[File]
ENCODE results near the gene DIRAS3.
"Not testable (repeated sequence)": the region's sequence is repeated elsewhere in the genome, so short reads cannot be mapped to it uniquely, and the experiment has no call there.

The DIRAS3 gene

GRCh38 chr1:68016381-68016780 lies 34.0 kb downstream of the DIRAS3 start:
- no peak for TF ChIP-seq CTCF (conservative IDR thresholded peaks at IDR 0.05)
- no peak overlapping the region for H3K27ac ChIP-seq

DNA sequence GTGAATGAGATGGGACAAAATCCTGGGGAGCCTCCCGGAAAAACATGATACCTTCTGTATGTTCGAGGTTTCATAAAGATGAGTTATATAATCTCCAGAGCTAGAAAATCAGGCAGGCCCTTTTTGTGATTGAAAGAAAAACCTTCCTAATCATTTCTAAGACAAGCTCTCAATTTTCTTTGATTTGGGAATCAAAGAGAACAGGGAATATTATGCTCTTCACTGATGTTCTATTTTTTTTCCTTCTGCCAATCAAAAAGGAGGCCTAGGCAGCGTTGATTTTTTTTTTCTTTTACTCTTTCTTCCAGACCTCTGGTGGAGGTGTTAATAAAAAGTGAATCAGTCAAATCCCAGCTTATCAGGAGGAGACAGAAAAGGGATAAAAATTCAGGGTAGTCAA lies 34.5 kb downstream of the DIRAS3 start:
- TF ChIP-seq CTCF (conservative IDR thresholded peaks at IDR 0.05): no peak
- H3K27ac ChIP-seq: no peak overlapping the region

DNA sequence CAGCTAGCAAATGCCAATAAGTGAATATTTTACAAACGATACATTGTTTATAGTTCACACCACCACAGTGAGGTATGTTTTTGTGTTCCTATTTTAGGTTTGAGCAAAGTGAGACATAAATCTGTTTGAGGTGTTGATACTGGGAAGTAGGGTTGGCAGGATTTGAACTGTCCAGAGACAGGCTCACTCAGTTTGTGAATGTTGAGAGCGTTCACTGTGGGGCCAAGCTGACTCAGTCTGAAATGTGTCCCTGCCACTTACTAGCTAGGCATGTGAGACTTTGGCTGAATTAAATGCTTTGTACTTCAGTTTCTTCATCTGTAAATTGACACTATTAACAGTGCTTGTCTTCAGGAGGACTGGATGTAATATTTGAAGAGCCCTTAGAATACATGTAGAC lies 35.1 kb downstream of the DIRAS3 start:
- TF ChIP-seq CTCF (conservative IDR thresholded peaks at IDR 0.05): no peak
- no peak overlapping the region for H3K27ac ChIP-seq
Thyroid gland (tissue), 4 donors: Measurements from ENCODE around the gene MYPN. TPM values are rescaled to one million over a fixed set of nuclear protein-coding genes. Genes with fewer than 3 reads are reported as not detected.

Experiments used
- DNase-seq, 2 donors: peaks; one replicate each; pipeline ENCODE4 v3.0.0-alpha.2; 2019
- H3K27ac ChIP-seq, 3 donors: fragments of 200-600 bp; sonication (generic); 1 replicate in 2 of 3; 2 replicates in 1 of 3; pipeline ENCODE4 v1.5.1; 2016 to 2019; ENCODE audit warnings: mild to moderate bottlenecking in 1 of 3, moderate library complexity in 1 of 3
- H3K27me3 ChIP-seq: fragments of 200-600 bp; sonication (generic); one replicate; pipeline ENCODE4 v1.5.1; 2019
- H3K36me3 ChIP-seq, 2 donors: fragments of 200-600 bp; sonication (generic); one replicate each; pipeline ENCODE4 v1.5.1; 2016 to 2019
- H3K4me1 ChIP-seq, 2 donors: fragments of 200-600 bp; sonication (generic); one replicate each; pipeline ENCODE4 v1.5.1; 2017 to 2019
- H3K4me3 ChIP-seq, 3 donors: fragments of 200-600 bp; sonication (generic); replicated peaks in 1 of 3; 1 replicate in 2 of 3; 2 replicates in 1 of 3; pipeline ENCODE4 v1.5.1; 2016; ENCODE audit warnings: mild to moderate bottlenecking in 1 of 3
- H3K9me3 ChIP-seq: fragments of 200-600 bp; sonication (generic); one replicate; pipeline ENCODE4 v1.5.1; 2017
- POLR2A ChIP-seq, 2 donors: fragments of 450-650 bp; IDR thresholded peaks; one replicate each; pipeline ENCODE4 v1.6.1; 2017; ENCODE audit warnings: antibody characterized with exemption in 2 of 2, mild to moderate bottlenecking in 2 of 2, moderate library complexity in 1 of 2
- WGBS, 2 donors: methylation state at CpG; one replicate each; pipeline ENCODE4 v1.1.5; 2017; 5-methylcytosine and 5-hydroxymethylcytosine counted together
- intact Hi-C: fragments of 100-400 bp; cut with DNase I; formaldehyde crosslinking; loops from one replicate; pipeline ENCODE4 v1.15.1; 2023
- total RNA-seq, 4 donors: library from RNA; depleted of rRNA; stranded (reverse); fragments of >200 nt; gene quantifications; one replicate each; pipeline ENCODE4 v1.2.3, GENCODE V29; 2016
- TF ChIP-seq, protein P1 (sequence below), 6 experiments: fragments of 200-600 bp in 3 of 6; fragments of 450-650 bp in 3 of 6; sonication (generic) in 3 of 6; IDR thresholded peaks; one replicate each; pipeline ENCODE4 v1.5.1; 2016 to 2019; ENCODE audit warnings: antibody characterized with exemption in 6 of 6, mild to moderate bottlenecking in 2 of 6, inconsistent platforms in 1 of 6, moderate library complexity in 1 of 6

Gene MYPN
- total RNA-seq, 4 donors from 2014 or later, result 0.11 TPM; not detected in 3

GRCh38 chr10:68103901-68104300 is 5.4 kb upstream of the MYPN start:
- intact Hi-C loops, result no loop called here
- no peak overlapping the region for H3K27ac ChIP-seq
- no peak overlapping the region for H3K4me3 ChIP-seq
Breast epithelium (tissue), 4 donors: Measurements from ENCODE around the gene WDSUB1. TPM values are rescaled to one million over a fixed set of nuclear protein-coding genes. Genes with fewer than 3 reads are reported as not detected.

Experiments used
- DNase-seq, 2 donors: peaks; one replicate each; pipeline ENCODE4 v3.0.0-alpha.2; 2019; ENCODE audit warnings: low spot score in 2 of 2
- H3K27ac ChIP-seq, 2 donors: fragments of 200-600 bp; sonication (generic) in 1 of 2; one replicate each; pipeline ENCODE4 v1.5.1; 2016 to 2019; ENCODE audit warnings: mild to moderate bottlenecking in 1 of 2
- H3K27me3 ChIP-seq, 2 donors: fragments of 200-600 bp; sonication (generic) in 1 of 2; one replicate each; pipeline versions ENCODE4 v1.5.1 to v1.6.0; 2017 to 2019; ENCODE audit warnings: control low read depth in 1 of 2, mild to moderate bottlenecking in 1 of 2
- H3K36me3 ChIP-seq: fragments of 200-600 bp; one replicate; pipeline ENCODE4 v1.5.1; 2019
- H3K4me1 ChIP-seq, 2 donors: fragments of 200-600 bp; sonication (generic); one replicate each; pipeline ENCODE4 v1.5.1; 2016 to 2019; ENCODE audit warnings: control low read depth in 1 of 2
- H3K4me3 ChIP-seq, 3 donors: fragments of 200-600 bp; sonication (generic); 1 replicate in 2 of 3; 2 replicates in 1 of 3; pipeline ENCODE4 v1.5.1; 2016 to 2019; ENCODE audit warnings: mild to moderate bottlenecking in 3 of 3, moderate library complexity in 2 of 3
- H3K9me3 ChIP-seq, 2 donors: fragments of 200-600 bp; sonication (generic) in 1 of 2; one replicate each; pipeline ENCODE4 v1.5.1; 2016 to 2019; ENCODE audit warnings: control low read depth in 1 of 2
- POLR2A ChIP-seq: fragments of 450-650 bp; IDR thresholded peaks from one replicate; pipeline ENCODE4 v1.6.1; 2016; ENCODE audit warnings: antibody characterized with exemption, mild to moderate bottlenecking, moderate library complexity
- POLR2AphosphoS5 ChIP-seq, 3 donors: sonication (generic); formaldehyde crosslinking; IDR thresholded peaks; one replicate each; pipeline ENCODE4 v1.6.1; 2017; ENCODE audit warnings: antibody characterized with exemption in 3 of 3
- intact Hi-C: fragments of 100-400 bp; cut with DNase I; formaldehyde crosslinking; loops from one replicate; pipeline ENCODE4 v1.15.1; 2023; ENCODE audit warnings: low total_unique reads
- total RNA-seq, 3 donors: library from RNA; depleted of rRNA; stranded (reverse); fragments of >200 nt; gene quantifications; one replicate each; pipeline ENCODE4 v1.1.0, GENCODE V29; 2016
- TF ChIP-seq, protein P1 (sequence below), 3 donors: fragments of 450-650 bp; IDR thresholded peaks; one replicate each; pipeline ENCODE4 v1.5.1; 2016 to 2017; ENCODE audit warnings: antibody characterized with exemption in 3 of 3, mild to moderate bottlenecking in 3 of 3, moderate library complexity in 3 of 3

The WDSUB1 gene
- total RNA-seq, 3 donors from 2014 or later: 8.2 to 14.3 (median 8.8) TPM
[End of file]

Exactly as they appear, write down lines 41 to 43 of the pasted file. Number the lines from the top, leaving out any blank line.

- H3K9me3 ChIP-seq, 2 donors: fragments of 200-600 bp; sonication (generic) in 1 of 2; one replicate each; pipeline ENCODE4 v1.5.1; 2016 to 2019; ENCODE audit warnings: control low read depth in 1 of 2
- POLR2A ChIP-seq: fragments of 450-650 bp; IDR thresholded peaks from one replicate; pipeline ENCODE4 v1.6.1; 2016; ENCODE audit warnings: antibody characterized with exemption, mild to moderate bottlenecking, moderate library complexity
- POLR2AphosphoS5 ChIP-seq, 3 donors: sonication (generic); formaldehyde crosslinking; IDR thresholded peaks; one replicate each; pipeline ENCODE4 v1.6.1; 2017; ENCODE audit warnings: antibody characterized with exemption in 3 of 3